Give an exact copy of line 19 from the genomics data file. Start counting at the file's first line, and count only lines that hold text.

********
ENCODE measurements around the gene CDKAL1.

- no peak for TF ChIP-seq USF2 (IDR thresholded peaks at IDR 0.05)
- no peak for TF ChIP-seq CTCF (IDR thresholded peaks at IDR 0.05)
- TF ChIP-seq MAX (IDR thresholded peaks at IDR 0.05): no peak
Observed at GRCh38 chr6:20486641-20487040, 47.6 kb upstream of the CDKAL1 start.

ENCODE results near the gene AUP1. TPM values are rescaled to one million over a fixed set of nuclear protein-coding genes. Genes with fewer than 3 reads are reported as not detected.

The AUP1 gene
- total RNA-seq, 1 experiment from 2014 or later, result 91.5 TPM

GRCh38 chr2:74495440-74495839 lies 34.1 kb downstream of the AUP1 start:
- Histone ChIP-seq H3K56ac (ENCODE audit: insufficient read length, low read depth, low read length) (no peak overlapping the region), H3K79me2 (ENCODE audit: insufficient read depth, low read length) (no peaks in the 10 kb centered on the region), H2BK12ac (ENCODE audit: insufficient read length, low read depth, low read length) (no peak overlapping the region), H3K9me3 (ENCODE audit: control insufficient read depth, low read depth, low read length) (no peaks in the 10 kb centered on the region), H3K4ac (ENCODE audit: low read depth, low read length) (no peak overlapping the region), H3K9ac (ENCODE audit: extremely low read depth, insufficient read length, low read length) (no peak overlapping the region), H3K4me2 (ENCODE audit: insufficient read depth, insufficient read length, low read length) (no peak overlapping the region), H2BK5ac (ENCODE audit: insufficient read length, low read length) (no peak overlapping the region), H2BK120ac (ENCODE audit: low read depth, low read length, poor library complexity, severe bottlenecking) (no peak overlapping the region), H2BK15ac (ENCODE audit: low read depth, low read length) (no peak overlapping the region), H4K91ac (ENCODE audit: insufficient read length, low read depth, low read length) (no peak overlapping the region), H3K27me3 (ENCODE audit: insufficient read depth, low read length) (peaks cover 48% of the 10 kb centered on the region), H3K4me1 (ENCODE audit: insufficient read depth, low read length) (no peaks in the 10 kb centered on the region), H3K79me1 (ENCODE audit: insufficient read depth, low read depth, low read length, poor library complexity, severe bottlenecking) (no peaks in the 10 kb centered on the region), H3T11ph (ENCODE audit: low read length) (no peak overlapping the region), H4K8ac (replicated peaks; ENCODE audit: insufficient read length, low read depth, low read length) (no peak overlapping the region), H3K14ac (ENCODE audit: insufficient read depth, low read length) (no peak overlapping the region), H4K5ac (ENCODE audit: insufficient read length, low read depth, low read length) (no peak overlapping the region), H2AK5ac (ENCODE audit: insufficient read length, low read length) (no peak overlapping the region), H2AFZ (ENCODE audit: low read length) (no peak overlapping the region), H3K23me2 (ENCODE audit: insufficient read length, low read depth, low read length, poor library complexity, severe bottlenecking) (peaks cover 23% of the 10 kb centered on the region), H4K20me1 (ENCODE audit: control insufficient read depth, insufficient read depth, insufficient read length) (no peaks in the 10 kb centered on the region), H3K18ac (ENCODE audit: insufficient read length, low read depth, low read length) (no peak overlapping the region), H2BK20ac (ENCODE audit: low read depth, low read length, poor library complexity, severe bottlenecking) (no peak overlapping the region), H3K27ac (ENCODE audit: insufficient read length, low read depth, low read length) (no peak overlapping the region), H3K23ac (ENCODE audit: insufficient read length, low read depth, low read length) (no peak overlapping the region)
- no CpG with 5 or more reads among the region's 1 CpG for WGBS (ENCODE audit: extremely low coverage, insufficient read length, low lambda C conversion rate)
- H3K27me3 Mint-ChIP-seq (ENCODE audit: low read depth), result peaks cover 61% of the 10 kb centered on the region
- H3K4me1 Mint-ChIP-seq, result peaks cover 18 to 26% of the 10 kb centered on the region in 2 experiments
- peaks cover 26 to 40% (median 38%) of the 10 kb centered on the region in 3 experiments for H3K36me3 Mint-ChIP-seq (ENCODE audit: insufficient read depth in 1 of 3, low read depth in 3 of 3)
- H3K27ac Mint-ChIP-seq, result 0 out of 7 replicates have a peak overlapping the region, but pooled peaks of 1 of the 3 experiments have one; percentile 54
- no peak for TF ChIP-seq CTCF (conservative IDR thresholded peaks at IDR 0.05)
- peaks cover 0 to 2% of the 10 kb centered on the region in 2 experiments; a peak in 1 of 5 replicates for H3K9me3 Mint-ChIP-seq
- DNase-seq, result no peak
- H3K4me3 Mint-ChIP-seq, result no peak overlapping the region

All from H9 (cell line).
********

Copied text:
- H3K4me3 Mint-ChIP-seq, result no peak overlapping the region